As unimaginative as its title, Office Christmas Party starts strong but declines into nonsense. No American tech company story is complete without a super-cool boss trying to balance a congenial work space environment with steady profit margins and a geek of South Asian origin with an imaginary hot girlfriend. The writers take the stereotypes and give them a bigger office with a bigger budget party complete with a horse galloping through, real babies for the Nativity scene and Chicago Cubs baseball player Jimmy Butler in a cameo.

A lot of this feels like the Silicon Valley TV series but not as well written. In fact, Silicon Valley’s TJ Miller headlines Official Christmas Party as Clay, a stupid rich kid who has dined out on privilege and whose arch enemy is his resentful and grouchy sister Carol (Jennifer Aniston).

As interim CEO, Carol is threatening to shut down Clay’s Chicago office but offers them one chance to save themselves. Clay, his chief technical officer Josh (Jason Bateman) and tech whiz colleague Tracey (Olivia Munn), have one make-or-break chance left to make the pitch of a lifetime. Clay’s genius idea is to blow up the rest of his savings and inheritance to throw the office Christmas party to trump all office parties.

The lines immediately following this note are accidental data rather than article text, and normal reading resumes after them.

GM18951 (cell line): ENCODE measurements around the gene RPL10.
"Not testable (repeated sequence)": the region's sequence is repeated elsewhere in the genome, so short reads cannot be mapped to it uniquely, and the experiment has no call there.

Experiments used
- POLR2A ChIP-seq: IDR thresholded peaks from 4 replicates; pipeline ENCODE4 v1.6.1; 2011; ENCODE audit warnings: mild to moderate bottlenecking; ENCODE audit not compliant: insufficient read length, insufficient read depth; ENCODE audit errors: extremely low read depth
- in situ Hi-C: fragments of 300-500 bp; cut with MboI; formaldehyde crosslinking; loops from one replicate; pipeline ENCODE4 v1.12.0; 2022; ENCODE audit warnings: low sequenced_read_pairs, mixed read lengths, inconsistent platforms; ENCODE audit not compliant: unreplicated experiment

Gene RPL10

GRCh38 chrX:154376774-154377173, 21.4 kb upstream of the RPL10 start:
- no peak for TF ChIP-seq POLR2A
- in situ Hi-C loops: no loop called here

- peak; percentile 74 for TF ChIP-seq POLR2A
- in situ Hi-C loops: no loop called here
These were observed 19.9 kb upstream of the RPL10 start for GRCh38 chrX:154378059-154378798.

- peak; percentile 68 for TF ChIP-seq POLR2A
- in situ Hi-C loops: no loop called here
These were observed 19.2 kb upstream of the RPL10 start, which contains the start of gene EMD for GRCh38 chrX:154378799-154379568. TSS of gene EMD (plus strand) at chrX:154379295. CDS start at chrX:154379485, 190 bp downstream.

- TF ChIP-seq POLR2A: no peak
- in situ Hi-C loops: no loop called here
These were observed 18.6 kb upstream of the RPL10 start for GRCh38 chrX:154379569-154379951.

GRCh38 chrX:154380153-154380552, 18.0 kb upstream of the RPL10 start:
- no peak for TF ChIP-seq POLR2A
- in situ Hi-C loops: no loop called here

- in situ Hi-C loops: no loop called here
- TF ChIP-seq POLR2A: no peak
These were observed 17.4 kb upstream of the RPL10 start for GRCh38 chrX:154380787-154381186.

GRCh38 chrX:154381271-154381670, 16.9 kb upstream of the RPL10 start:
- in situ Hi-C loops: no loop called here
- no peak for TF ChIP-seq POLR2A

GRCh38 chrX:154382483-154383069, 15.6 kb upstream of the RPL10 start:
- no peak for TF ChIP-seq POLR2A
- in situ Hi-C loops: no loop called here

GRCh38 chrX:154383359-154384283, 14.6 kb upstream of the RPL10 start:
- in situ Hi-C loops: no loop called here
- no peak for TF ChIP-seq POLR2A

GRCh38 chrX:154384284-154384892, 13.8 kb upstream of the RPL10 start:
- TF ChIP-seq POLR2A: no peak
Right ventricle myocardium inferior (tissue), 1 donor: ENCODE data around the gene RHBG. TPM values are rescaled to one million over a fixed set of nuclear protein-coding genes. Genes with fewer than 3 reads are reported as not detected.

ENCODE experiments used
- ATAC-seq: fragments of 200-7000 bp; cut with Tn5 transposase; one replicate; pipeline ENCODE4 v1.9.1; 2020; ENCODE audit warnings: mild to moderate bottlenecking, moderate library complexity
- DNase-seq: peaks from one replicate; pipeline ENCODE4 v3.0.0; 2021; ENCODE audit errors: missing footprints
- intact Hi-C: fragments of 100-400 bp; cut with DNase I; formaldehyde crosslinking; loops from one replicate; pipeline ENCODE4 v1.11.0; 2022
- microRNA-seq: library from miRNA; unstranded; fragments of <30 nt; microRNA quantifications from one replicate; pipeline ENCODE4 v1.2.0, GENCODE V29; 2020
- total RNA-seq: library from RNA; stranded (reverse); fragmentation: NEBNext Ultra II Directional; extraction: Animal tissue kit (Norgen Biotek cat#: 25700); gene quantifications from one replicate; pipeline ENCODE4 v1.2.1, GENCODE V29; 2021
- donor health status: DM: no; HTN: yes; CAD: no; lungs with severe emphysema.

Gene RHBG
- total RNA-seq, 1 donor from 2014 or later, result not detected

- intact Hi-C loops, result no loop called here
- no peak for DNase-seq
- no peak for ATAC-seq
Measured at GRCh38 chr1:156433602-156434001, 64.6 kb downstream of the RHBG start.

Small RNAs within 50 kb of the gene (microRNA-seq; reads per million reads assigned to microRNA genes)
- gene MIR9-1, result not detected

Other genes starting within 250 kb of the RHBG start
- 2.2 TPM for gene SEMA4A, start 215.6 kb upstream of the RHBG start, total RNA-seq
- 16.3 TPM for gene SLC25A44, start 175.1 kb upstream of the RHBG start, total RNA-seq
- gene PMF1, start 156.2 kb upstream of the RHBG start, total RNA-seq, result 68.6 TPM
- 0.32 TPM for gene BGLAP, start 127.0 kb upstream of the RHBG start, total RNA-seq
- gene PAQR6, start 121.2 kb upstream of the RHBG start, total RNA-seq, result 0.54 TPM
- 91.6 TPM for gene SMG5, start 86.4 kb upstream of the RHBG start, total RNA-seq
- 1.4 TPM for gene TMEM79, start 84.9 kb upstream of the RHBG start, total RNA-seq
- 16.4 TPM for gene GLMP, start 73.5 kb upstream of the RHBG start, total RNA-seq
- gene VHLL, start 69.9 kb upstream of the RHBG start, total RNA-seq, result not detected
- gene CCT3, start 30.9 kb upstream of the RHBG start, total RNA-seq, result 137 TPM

What human resources head (Kate McKinnon, who brings mischief to her part) describes as “a non-denominational holiday mixer” rapidly turns into a hedonistic night of debauchery. Scenes of the degeneration of the party are intercut with evolving tracks of sibling rivalry, a brewing office romance and senior level camaraderie. One of the edgier characters is the building security guard, who goes all Die Hard on the out-of-control party.

Bateman and Aniston, who co-starred in the other questionable comedy Horrible Bosses, reunite for such a braindead film you wonder what the six writers (story and screenplay) and two directors (Josh Gordon, Will Speck) were doing. Even the cast of A-grade comic actors cannot lift this drivel, which guests worse with the introduction of random characters such as the Uber driver, an escort service entrepreneur and a crotchety customer relations executive. A cup of whatever is being served at this party might have made it easier to tolerate these 105 minutes.